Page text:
2:15 p.m.

Okanagan—Coquihalla
B.C.

Canadian Alliance

Stockwell Day Leader of the Opposition

Mr. Speaker, he keeps talking about one of the documents we wanted on the table. We also want the ones that are under the table.

Jonas Prince changed his story in 1999 under pressure from the Prime Minister's lawyers. The former owner said that he had made a payment of $40,000 and optioned to get himself out of the agreement. He said that he did not have any more ownership in the Grand-Mère. That was said by Mr. Prince. However, the ethics counsellor did not release those documents related to that transaction in November 1997.

Will the Prime Minister table the documents that reflect on that transaction in November 1997, the transaction that Mr. Prince said brought him out of the shares and left them with the Prime Minister?

Prime Minister
Oral Question Period

2:15 p.m.

Saint-Maurice
Québec

Liberal

Jean Chrétien Prime Minister

Mr. Speaker, the ethics counsellor has said, at least 10 times in front of committee or in the press, that the shares had been transferred, that he was satisfied and that there was no conflict of interest.

I think the only thing under the table is the payback that the Reform Party got from the law firm. It changed the books of the law firm. The first cheque was signed by the firm and after that it was an individual who so generously paid $70,000 to the party after the firm gained $400,000 of legal fees.

Prime Minister
Oral Question Period

2:20 p.m.

Okanagan—Coquihalla
B.C.

Canadian Alliance

Stockwell Day Leader of the Opposition

Mr. Speaker, I would like him to say that outside the House at five past three today.

Mr. Speaker, there are more holes in the Prime Minister's version than there are in the whole Grand-Mère golf course.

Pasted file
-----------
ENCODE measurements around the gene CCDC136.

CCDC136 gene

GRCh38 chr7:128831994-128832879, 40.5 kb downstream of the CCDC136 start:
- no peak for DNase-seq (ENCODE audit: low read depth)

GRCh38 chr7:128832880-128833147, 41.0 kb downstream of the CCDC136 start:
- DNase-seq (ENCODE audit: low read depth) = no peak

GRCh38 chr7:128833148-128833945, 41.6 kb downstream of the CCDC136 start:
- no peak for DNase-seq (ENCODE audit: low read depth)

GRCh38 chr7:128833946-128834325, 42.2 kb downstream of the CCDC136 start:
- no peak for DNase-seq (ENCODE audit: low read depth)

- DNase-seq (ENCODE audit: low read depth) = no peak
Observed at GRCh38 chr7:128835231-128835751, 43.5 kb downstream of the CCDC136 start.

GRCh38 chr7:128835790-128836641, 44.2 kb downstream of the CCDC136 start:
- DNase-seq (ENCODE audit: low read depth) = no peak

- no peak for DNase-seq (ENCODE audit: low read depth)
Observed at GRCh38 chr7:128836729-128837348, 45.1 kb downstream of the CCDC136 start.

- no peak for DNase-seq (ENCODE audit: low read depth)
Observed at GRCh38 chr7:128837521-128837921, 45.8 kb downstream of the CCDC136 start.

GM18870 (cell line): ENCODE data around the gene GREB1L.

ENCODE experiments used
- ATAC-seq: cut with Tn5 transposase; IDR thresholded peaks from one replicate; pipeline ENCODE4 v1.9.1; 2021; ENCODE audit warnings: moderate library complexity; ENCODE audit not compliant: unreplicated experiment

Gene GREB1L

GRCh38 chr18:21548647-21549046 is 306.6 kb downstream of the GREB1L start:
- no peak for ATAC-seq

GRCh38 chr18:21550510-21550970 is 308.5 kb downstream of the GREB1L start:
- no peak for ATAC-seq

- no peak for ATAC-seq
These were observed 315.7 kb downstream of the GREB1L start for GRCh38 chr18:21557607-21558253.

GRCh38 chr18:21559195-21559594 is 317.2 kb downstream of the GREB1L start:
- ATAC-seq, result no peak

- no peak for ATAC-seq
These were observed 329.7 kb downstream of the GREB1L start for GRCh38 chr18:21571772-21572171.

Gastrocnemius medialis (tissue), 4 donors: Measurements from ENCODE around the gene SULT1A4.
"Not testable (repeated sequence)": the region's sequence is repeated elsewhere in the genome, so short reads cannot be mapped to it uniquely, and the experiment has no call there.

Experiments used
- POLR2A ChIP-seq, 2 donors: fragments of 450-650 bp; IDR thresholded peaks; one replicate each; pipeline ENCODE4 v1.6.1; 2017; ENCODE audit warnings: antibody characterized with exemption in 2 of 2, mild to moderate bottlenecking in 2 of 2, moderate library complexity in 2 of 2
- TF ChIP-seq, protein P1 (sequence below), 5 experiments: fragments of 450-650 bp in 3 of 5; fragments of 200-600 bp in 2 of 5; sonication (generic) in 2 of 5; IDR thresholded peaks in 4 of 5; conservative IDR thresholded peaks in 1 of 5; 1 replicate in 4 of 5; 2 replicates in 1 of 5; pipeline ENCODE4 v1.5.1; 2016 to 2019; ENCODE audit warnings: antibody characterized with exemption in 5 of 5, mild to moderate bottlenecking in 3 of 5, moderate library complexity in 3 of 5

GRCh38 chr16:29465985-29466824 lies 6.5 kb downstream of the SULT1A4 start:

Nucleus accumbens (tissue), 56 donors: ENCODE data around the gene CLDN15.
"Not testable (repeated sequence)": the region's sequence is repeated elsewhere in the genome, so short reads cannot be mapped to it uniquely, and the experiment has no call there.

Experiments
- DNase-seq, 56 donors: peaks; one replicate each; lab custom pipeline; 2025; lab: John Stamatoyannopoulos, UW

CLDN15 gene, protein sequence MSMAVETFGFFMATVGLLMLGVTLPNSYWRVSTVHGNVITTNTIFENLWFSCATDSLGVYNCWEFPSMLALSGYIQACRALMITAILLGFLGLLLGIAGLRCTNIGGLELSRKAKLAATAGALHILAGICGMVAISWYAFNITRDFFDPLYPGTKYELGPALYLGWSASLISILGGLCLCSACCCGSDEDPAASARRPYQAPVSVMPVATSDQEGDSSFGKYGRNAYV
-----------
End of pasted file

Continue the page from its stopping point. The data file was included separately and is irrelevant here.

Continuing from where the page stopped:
The Prime Minister has released a few selected documents. But there is a period of six years between 1993 and 1999.

Will the Prime Minister stop hiding the facts and set up an independent inquiry to settle this scandal once and for all?

Prime Minister
Oral Question Period

2:20 p.m.

Saint-Maurice
Québec

Liberal

Jean Chrétien Prime Minister

Mr. Speaker, I said it before and will say it again, I tabled the documents they asked for. They said if I tabled the agreement of sale, they would ask no further questions.

I know a colleague who was in the House for two terms, Jim Hart, was promised $50,000 if he would resign his seat. He has told some of my colleagues that it was easy to talk to Liberal members but the Leader of the Opposition never returns his phone calls because he does not want to pay.

Prime Minister
Oral Question Period

2:20 p.m.

Canadian Alliance

Val Meredith South Surrey—White Rock—Langley, BC

Mr. Speaker, it is hard for us to believe that the Prime Minister would sell one of his most treasured assets by writing out an agreement in longhand, without witnesses and without a deposit.

It is hard for us to believe that it took two years for the Prime Minister to realize that Jonas Prince had neglected to pay him $150,000. It appears to us that the Prime Minister never intended to get paid for the shares, that he intended to take them back after he retired from politics.

Was this originally meant to be a contract of convenience?

Prime Minister
Oral Question Period